SANFORD: People knew I was sincere. There were certainly no plan to it because to say that I’ve figured that politics was forever over for me would be the understatement of the millennium. That was obvious to everyone. Oddly enough, our last year ended up being one of our most productive legislatively because a lot of folks thought I was trying to run for president, whatever, whatever, and they’re holding back merit badges. They didn’t want to give another merit badge. When it was abundantly clear that he wasn’t running for president, they said, we’ll let some of this stuff go through. So a lot of different strange things happened, but you ended your time, the governorship, and  I went into a very quiet chapter of life. I’d call it a pariah hermit stage of life. And I went down to our family farm and had a very, very quiet time. And then it’s like buds on a tree in the spring. I started to push in certain areas and just for the first time in my life, no doors were opening. I mean absolutely none. And then it was sort of like manna from heaven. Out of left field, in none of the areas where I was pushing, God just sort of said, I’m going to take care of some stuff for you and, and things begin to come along and then you’re back up and up and going and variety, different commercial things happening. And out of left field, something that never happens in South Carolina happens, which is a U.S. senator decides to retire. We carry ours out in body bags. I mean it just never happens. But anyway, Jim Demint retires. That sets in motion Tim’s deployment to the U.S. Senate. And I was in a real estate office and these guys walk in and say, you need to do this. I’m like, are you completely out of your mind? I mean, the scabs are finally healing. Not a chance in the world. But long story short, one thing led to another and here we are.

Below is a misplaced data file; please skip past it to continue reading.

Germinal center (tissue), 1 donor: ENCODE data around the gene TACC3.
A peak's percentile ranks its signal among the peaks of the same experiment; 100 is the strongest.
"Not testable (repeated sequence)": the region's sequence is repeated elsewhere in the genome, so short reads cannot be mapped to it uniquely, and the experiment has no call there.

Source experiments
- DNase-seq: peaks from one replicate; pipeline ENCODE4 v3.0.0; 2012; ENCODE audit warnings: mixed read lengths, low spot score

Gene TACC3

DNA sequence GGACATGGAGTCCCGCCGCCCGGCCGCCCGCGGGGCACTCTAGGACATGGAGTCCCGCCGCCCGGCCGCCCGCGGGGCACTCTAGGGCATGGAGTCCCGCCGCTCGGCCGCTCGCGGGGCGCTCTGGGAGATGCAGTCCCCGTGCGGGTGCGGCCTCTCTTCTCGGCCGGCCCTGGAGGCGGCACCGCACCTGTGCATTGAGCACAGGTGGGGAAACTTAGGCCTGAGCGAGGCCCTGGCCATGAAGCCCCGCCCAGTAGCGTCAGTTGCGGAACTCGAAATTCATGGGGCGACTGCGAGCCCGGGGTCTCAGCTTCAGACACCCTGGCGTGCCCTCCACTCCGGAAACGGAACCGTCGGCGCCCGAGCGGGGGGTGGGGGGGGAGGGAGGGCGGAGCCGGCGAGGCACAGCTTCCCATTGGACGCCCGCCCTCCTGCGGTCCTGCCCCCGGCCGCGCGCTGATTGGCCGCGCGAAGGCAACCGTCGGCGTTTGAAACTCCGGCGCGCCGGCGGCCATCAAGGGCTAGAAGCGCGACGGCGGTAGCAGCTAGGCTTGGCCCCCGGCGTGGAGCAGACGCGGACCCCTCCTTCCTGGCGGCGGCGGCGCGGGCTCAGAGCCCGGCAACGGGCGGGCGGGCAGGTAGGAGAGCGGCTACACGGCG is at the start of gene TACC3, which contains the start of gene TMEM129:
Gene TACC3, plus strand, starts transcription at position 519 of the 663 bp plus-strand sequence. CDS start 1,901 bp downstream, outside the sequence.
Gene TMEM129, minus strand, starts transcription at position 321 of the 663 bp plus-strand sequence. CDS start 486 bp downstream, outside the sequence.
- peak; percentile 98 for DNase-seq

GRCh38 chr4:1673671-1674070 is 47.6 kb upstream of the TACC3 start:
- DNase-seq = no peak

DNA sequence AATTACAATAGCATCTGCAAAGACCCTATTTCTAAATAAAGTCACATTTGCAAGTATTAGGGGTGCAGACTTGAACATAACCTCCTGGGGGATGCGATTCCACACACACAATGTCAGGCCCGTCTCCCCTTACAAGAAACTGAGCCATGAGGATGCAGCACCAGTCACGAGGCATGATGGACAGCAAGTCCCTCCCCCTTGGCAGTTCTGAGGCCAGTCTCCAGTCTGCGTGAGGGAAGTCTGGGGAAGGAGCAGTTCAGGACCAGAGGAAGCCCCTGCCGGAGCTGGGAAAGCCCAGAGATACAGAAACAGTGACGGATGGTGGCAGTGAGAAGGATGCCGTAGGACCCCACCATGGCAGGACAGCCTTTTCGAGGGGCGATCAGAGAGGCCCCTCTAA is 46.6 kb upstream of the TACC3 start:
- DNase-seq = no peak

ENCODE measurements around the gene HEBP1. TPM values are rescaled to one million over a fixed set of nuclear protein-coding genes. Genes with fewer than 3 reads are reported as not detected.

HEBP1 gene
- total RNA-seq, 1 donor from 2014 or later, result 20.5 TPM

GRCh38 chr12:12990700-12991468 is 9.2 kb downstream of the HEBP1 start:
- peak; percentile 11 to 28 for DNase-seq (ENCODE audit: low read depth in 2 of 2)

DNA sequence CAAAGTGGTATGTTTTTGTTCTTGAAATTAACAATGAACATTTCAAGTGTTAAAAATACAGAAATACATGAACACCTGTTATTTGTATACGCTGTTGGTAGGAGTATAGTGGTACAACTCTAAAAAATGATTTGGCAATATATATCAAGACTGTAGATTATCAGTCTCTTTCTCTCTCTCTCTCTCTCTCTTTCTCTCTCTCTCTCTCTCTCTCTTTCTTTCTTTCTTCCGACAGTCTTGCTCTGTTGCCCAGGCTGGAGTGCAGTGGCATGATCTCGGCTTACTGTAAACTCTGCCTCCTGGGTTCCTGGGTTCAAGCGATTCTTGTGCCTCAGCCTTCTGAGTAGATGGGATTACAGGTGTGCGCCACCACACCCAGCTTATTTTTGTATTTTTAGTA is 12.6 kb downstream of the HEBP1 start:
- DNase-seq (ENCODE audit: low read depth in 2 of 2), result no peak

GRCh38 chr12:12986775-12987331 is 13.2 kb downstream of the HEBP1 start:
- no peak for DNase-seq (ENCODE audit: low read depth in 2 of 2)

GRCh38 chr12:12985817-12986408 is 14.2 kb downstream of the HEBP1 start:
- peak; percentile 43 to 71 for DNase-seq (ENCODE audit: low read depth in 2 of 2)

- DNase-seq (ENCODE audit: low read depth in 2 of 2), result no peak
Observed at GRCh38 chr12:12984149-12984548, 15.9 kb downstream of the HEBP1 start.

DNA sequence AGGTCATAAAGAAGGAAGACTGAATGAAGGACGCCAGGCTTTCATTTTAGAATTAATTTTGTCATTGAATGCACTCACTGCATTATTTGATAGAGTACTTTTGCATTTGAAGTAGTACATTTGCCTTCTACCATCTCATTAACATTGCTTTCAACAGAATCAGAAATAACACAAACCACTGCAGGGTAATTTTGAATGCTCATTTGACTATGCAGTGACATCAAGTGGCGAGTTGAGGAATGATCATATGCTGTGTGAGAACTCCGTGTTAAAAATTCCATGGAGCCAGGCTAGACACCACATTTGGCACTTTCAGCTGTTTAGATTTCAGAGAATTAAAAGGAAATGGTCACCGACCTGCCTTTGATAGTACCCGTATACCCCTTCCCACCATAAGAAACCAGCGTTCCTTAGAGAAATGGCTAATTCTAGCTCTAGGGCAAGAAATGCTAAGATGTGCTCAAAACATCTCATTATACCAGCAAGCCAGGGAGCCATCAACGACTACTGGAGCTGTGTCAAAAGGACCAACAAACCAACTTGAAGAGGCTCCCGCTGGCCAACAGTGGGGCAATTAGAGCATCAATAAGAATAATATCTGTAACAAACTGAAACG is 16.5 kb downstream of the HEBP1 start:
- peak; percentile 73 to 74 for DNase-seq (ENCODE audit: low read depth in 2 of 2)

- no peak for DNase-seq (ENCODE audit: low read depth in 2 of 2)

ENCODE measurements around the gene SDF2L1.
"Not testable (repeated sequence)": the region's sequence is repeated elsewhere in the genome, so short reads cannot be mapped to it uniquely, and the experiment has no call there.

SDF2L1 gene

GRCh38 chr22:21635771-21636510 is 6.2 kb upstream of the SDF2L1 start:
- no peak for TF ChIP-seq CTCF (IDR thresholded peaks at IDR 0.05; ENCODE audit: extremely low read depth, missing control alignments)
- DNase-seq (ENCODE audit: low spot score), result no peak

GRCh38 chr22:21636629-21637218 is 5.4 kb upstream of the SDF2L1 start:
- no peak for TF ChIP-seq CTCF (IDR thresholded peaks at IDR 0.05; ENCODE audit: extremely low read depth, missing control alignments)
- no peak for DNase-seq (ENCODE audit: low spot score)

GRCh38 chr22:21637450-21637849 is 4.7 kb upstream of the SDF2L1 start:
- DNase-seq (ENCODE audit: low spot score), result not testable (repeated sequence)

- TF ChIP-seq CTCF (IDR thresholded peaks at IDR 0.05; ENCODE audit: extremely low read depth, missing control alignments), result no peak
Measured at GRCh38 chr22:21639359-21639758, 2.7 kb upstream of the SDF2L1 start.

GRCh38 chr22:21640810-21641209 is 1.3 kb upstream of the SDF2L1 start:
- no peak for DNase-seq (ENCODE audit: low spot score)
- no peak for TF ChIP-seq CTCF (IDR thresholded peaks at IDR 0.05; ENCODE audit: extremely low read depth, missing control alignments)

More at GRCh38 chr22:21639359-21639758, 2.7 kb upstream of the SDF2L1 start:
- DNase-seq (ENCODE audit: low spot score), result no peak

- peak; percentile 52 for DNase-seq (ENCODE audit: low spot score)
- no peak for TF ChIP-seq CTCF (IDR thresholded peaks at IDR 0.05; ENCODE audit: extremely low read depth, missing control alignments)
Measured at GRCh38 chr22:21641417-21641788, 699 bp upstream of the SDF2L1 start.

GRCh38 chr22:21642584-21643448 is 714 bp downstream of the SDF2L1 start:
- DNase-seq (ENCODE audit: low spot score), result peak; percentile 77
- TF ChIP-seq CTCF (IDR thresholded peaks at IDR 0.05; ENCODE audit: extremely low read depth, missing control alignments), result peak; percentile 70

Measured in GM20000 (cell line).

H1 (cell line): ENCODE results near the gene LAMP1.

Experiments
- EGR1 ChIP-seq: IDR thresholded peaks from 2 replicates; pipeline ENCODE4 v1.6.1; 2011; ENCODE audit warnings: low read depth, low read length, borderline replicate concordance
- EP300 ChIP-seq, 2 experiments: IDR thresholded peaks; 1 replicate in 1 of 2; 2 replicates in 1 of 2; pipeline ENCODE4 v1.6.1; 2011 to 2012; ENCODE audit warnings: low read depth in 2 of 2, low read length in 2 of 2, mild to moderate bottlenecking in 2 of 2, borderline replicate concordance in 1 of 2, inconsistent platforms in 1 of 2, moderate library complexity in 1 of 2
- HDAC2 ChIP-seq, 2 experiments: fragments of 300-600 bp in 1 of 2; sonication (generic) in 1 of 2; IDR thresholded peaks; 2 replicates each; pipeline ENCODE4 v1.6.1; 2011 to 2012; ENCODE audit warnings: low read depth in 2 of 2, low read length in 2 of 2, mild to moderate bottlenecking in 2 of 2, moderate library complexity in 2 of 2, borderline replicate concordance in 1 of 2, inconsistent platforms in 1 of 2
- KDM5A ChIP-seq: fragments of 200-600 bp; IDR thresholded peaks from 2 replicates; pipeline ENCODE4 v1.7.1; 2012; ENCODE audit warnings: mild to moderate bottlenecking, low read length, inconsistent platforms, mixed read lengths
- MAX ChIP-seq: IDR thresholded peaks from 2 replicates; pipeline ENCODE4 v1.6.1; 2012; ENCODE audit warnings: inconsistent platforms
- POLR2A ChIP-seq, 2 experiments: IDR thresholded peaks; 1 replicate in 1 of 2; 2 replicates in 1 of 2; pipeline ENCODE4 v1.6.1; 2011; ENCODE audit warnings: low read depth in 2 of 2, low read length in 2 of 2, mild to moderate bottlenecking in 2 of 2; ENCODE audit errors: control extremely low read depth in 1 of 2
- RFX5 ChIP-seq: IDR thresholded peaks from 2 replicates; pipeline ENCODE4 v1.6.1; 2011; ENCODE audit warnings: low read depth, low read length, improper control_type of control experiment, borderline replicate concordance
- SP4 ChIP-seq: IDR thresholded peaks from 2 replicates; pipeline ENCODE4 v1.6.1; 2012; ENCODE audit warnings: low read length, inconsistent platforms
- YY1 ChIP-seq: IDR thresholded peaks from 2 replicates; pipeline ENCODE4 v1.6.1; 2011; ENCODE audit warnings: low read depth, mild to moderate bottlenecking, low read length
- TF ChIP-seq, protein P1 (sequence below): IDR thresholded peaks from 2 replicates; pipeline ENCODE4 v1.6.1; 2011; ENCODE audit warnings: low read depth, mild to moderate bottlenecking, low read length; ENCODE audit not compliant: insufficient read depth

SMITH: Well, it was a remarkable series of events because as you say, South Carolina senators don’t retire. They carry them out of the capitol in body bags. But Jim Demint became president of the Heritage Foundation. Tim Scott took a seat that left an open seat. Tim Scott’s congressional seat, and that would happen to be where you live. That was the part of the state that you were from. So you get this second chance. You say things are not that different. How are you different? How are you sort of approaching things now that have been different? And I’m sort of, I ask that question maybe as a setup question, congressman, because you’re still not making friends up here, you know, because of one of the reasons you got beat, and we’re going to come to this, is because you got the president of United States mad at you. But before we get to all that, what’s different?